AS THE new year begins, the gloom is so thick in some quarters that one of these days some administration official will surely propose taxing it. Still, all the news isn't bad. Here and there an economic indicator is pointing upward, and if you've got enough money to have to pay income tax, the Treasury has some new favors in store for you.
Income tax rates will drop again, on average about 9 percent. So will estate and gift taxes. In case you've been wondering, it will now be possible for that rich aunt--the one who has always been so fond of you and your family--to plan gifts and bequests for you totaling as much as $275,000 without having to pay taxes on it.
If you happen to own a business that's thinking of buying some new equipment this year, this will not only make you a standout among most businesses that have been slashing investment; it will also entitle you to a larger tax break than you would have gotten last year. And if you're still in the oil business, you may find your tax load lighter.
These new tax cuts may come as a surprise to you after all that ballyhoo last summer about Congress' passing a $100 billion tax increase. What you've probably forgotten is that--except for a few "nuisance" taxes and limitations on casualty and medical deductions--the 1982 tax act didn't actually raise taxes at all. All it did was scale back a very small part of the far larger reductions that the massive 1981 tax cut put into place. These tax reductions will continue to phase in over the next few years, albeit in slightly reduced form.
The 1982 tax measure did make some changes that you'll want to keep in mind. If you have a habit of forgetting to report all that income you get from interest, dividends, capital gains or tips, you'd better sharpen up your memory a bit. The IRS will have new ways of checking on who got what. It will also be requiring banks, brokers and savings institutions to withhold a part of taxes owed on interest and dividends.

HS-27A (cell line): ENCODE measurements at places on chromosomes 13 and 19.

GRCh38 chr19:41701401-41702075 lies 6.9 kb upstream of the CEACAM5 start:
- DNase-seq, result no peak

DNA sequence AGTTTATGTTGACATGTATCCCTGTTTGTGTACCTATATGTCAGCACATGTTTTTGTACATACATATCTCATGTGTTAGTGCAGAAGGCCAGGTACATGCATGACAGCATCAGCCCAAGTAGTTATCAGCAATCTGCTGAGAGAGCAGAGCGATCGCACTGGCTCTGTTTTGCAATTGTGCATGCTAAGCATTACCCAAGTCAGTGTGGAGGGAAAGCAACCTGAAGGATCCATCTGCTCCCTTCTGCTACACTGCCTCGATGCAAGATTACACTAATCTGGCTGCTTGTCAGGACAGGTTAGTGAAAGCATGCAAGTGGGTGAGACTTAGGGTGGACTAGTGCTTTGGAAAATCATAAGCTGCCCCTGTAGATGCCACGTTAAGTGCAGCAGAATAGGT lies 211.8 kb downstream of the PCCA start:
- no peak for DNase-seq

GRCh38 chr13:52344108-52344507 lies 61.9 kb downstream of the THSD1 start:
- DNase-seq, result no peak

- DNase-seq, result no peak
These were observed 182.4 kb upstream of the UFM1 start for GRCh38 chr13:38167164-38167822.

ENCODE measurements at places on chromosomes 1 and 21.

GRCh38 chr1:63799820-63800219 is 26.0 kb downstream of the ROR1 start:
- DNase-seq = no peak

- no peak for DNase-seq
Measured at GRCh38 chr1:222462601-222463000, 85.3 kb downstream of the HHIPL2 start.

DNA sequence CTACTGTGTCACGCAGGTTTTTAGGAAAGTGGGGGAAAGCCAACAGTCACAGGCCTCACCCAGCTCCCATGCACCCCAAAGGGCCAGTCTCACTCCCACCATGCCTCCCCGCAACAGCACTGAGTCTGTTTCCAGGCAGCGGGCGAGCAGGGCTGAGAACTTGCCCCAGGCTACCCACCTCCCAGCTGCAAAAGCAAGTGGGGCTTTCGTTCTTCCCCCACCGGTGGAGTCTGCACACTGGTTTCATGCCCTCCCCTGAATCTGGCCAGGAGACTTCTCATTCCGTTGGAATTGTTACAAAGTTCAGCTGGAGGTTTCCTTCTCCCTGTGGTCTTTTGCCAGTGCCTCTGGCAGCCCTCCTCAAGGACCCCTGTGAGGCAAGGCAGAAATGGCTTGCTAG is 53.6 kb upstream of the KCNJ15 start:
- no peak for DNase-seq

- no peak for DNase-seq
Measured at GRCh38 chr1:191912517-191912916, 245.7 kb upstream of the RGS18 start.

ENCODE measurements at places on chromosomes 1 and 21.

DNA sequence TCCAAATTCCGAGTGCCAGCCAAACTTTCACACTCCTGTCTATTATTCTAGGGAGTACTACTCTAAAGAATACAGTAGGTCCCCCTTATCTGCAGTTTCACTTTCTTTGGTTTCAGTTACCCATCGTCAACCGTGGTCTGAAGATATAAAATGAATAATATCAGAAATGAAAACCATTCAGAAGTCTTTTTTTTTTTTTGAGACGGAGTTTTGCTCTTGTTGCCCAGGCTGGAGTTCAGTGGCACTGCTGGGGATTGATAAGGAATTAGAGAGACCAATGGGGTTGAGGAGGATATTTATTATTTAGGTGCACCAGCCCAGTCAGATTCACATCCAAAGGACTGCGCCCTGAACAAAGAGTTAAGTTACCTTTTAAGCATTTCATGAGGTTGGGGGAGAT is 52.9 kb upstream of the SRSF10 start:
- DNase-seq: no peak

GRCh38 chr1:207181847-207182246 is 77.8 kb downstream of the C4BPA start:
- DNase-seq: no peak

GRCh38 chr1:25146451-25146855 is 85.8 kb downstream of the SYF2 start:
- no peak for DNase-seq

If you've been dabbling in abusive tax shelters, you may find yourself facing some stiff penalties. If you've been piling up the tax dodges, you may find yourself facing a newly stiffened minimum tax. Oh, and don't play games with the IRS--there is now a $500 penalty for filing a "frivolous return."
For most people and businesses, however, the new year will mean a drop in income tax liabilities. Everyone's hoping that this round of tax cuts will do a whole lot more for the economy than the last two rounds did--at the very least you might expect business investment to go up rather than drop like a rock as it did last year. But whether the tax cuts "work" this year or not, it's important to remember that further tax cuts are still scheduled by law in the following years. With enormous deficits looming in the future, it's not too late to decide whether it makes sense to keep them in place.